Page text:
Indian Labourers in Dubai to get a new Code of Standards
Well we’ve been a little obsessed with the Goldstone Report over here recently, which is all fine and dandy really because it’s kind of a big deal. There’ll be more to come on it but now for something slightly different.
The cause of migrant rights in the Gulf is a long standing one and there has been a lot written recently about the exploitation of migrants and the adverse working conditions under which they labour. For more of a background on the issue, I suggest you visit Mideast Youth as they do a lot of work and have some great information about the issue.
Having lived and worked in the Gulf myself, it’s an issue that I’ve come face to face with on numerous occasions, and the disparity between rights and lives of migrant workers in the Gulf is really quite confronting.
However, it seems changes may be afoot, as Abu Dhabi’s the National reports:
A set of minimum standards covering working and living conditions is to be introduced to protect Indian labourers from exploitation, and companies that breach them face action from the UAE and Indian governments.
In the Emirates, offending employers could be fined, banned from hiring expatriate workers or have their businesses downgraded.
While these changes are being worked out by the Indian and Emirati governments, meaning they will only be enforced on behalf of labourers from Indian (and not labourers from other countries such as Pakistan, Nepal, Bangladesh, the Philippines, Thailand, etc.) it is still an important step forward.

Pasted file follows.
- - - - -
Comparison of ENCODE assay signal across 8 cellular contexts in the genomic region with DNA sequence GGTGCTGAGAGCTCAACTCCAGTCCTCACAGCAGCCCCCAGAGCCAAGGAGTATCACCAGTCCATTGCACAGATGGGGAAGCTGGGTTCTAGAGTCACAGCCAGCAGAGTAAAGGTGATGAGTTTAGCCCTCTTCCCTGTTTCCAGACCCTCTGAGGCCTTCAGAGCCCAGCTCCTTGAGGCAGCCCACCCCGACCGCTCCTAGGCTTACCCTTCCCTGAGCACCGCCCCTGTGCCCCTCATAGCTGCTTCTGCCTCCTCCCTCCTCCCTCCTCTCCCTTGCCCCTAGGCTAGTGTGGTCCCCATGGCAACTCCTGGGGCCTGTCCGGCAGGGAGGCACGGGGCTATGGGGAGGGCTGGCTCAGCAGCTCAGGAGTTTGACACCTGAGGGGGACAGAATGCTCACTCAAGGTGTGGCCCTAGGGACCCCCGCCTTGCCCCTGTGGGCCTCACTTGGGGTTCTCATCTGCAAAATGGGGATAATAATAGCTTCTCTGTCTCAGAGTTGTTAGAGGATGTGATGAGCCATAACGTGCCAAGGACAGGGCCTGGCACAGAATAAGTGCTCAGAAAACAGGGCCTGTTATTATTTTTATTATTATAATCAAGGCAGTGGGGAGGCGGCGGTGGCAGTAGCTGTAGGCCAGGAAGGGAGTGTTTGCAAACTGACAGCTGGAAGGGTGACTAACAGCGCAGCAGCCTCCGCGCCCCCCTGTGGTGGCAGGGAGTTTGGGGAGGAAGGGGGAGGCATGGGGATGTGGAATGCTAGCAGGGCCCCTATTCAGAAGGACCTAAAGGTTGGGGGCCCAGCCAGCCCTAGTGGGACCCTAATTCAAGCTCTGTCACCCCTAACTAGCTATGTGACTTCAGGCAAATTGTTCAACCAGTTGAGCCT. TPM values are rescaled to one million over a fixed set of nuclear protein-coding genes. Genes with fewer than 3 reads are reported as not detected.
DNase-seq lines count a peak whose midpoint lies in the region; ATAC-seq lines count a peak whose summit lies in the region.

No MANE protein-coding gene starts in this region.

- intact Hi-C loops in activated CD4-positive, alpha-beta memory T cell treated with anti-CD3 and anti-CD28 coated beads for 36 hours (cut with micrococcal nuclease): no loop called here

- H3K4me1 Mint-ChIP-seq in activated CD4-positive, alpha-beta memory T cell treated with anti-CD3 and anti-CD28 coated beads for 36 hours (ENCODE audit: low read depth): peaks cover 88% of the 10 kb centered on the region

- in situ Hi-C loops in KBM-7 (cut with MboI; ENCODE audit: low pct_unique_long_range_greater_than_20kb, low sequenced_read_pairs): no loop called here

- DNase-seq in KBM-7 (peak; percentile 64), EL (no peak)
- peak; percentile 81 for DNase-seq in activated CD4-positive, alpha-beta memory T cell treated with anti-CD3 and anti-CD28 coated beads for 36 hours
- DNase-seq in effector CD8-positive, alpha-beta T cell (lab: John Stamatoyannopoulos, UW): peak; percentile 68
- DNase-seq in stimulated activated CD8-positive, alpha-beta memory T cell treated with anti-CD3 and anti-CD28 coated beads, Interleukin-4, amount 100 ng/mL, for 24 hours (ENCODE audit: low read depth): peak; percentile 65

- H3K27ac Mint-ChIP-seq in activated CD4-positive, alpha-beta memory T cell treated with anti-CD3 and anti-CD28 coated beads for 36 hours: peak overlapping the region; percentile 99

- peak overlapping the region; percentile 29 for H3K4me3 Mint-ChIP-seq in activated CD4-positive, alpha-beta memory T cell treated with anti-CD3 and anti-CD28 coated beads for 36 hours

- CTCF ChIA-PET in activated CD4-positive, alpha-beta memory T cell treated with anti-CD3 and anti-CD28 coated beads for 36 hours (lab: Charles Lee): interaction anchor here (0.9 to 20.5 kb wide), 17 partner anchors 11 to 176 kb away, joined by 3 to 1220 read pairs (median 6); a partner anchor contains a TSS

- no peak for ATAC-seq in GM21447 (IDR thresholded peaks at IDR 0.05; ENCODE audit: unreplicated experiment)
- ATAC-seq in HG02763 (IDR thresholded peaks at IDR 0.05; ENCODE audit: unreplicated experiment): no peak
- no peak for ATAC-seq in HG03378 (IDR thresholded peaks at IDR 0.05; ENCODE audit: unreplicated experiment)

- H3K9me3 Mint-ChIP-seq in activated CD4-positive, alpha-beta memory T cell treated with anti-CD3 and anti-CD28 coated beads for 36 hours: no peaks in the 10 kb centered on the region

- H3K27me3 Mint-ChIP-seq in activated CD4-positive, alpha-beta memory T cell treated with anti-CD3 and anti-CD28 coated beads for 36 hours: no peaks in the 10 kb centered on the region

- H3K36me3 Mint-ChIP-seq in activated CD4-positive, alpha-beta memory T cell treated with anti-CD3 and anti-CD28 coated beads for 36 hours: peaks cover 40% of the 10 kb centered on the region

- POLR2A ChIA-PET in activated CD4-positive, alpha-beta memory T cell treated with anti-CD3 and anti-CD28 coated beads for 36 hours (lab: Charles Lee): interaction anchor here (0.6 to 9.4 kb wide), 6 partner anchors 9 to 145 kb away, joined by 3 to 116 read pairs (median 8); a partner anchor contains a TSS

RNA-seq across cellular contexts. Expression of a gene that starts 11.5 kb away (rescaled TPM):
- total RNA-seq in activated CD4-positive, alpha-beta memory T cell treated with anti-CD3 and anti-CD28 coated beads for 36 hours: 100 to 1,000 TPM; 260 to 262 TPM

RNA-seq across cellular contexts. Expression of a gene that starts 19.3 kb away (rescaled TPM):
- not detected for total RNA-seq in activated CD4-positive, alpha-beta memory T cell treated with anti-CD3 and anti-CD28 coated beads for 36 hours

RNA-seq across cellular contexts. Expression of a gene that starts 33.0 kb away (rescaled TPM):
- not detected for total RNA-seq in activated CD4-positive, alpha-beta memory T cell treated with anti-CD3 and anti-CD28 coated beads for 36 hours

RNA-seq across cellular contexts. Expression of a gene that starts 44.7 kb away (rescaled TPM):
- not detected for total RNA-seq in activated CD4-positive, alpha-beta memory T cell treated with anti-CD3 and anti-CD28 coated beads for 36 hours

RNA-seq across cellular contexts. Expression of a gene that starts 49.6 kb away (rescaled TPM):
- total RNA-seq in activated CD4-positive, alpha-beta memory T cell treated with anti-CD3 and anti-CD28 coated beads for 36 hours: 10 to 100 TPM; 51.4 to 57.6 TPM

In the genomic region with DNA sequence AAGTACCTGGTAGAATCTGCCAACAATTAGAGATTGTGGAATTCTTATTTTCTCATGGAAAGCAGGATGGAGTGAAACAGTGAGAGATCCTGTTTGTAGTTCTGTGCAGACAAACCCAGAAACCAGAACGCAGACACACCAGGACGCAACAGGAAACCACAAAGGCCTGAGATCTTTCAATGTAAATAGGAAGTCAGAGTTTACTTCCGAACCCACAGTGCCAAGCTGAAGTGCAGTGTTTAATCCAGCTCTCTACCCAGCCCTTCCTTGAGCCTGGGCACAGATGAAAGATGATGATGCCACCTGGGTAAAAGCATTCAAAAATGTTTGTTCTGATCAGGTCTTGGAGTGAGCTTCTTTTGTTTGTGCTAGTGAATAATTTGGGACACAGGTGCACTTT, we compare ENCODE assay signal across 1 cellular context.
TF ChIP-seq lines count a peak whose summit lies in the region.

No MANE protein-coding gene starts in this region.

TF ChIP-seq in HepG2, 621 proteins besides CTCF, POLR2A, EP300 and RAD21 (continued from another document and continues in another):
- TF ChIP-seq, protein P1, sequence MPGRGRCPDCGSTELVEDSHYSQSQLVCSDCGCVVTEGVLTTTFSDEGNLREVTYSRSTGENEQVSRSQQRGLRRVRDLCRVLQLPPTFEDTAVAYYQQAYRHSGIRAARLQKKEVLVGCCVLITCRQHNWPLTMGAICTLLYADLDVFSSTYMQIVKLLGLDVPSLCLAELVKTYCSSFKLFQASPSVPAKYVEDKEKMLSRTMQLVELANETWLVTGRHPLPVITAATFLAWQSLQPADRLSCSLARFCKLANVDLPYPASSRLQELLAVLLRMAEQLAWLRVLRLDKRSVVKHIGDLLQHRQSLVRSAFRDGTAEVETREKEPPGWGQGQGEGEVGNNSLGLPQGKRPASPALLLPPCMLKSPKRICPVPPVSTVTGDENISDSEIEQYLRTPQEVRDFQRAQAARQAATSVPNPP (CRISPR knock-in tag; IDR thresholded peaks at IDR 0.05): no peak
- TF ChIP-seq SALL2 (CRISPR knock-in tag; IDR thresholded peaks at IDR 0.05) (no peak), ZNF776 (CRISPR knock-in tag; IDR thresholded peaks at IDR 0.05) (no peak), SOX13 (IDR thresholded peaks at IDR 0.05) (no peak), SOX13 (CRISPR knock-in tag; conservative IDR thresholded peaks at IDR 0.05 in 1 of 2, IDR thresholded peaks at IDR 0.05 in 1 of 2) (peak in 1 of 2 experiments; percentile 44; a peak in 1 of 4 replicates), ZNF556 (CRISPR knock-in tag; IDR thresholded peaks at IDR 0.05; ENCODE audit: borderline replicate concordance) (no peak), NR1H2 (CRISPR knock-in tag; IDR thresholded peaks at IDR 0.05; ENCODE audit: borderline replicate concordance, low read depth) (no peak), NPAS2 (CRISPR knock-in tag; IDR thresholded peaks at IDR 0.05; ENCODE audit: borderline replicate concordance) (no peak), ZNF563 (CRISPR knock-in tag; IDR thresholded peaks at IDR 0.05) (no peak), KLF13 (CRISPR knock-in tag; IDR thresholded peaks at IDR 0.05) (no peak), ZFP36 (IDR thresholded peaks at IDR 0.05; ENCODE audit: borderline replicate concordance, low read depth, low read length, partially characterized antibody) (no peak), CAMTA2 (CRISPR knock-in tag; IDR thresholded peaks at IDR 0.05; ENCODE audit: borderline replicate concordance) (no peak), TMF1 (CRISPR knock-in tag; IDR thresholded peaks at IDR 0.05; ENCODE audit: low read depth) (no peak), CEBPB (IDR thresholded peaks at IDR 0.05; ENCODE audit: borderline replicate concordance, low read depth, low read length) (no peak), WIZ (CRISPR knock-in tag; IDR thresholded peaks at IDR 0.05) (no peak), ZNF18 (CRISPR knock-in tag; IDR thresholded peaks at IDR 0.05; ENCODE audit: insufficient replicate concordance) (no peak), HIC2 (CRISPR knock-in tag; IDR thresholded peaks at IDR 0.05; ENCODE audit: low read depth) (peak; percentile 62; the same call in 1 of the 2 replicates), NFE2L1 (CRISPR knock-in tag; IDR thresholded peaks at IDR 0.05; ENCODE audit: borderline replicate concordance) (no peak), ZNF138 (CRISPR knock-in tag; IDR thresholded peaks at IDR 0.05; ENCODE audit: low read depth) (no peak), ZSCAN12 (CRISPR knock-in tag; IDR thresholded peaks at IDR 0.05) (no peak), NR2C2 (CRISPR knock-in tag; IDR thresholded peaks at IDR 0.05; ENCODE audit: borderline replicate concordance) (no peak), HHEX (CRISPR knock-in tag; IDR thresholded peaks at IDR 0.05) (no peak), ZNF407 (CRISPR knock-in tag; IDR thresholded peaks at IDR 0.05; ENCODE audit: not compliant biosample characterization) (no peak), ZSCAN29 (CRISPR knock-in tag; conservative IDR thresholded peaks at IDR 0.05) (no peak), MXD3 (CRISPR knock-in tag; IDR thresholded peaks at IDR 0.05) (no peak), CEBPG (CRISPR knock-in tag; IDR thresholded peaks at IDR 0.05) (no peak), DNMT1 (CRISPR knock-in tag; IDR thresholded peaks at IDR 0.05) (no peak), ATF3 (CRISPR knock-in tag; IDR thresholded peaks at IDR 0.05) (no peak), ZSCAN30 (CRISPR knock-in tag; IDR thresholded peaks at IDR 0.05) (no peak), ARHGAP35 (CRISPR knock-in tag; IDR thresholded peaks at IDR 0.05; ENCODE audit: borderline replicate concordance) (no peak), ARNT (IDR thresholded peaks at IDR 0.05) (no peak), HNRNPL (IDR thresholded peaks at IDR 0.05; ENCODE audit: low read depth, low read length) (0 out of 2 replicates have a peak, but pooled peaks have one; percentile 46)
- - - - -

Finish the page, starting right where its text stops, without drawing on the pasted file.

India’s ambassador to the UAE, Talmiz Ahmed, explains that these standards are not focusing on wages, or attempting to implement a minimum wage system, but rather more focused on living conditions:
“You may get good wages, but if you are living in squalid conditions, without air conditioning, eating inferior food or having to do long hours of compulsory overtime, you won’t be happy. So, living and working conditions are as important for me as minimum wages.”
There isn’t any word in the article when exactly these conditions will come into force or, indeed, how stringently they will be enforced. However it seems any implementation this year is unlikely as:
The embassy is looking for a company to prepare the software for the programme in time for it to be presented at the next conference of Indian ambassadors in New Delhi in November.
Mr. Ahmed also notes that increasingly, due to the economic downturn’s adverse effect on Dubai, more Indian labourers are leaving Dubai and heading for Abu Dhabi.